Elevating Community Voices Through Health Equity Leadership
December 29, 2022 | Kimberlee Wyche Etheridge
To move health equity forward requires courageous leadership, not—more simply—management. The role of management is to direct and control the activities of others to cope with the complexities that may occur when moving an organization toward its goals. On the other hand, the role of a leader is to influence and inspire others through change to achieve shared goals. To excel in this space, there are certain characteristics that a good leader should have. These include an understanding and willingness to not shy away from the history that may be undermining health equity, a spirit of humility, the ability to listen to understand when working with a community, and the integrity to lead from a place of shared morals and values. Leadership can be situational and transitory and doesn’t require a title. Often, it is specific to a situation.
As part of the Diverse Executives Leading in Public Health (DELPH) program, four DELPH scholars from the second cohort shared their experiences with health equity leadership. The scholars—Ryan Natividad, Sounivone Phanthavong, Krystle White, and Felicia Veasey—each address health equity issues in their work at the state and local level, providing a perspective on public health in action. For this blog post, they responded to the question, “Which is more important for leadership in health equity: to influence the community to follow the leader’s vision or to influence the community to follow their own vision?” Their experiences offer a perspective for how public health leaders can advance this important work.
It is important for communities to discover and follow their own vision of what it means to be thriving and successful. Everyone has inherent power, and, unfortunately, many underserved and underrepresented communities have been told that they are powerless. These same communities are the ones that are often under-resourced. True health leadership and equity work means uplifting their existing assets, so they can leverage them for their own betterment. By providing community members with capacity-building tools and resources, they can accelerate their community goals.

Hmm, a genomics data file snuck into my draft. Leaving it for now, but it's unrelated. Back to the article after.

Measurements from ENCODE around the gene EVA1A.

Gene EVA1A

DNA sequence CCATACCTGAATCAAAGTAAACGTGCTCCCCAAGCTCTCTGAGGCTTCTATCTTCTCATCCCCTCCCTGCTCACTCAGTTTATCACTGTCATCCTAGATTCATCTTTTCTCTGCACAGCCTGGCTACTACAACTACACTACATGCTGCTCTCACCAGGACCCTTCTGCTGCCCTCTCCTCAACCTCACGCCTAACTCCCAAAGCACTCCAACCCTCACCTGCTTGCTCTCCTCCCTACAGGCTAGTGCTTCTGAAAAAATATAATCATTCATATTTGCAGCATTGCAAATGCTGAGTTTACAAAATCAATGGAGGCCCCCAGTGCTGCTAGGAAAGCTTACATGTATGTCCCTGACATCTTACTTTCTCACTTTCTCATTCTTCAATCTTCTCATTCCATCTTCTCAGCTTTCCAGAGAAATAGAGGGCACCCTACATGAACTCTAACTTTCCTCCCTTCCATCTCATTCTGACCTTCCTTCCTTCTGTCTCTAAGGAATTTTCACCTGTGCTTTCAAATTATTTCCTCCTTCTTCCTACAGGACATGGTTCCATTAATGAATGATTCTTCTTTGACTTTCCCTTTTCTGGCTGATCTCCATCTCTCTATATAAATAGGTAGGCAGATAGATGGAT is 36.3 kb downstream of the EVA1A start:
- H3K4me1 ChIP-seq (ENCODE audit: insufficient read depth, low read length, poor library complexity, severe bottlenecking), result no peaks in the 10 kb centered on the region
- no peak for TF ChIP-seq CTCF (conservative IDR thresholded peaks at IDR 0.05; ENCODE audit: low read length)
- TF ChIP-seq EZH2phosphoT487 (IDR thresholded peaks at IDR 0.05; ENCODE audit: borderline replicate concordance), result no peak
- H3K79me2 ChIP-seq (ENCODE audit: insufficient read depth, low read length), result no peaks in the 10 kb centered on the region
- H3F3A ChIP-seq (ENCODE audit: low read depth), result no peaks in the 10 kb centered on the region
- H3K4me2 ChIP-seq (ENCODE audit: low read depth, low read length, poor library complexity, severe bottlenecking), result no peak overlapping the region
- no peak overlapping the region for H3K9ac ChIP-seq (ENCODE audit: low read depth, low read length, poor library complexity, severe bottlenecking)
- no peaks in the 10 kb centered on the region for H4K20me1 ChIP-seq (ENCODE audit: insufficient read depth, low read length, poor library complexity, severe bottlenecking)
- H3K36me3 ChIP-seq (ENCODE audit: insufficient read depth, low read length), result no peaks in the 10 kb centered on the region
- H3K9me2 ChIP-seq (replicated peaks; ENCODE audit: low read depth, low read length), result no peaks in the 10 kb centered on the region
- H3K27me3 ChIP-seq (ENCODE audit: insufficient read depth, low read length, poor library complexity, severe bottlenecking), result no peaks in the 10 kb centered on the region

Encouraging our community members to follow their own vision lays the groundwork for building consensus amongst all parties involved and developing momentum around a shared goal. As public health leaders, history has shown that there is a level of mistrust amongst those whom we serve. To combat this dynamic, we should always look toward and directly involve those for whom we are developing initiatives. The voices of the community are critical, as they have more insight, wisdom, and influence to sustain program interventions and can help put equity at the forefront. Not doing so leads to a lack of participation following the implementation of the program initiatives and further helps to perpetuate the sentiment that the healthcare profession always knows best.
One example of how this transpired in my community involves a former literacy community event that a partner organization wanted to host in one of the underserved areas of our county. Without consulting the local leaders and residents within the identified neighborhood regarding the program logistics, such as the best time and location to host the event, the event failed to produce any participants. It was later revealed that the community members felt as if they didn’t have a say or provide any level of influence on developing the literacy event in their neighborhood and, in return, boycotted the event.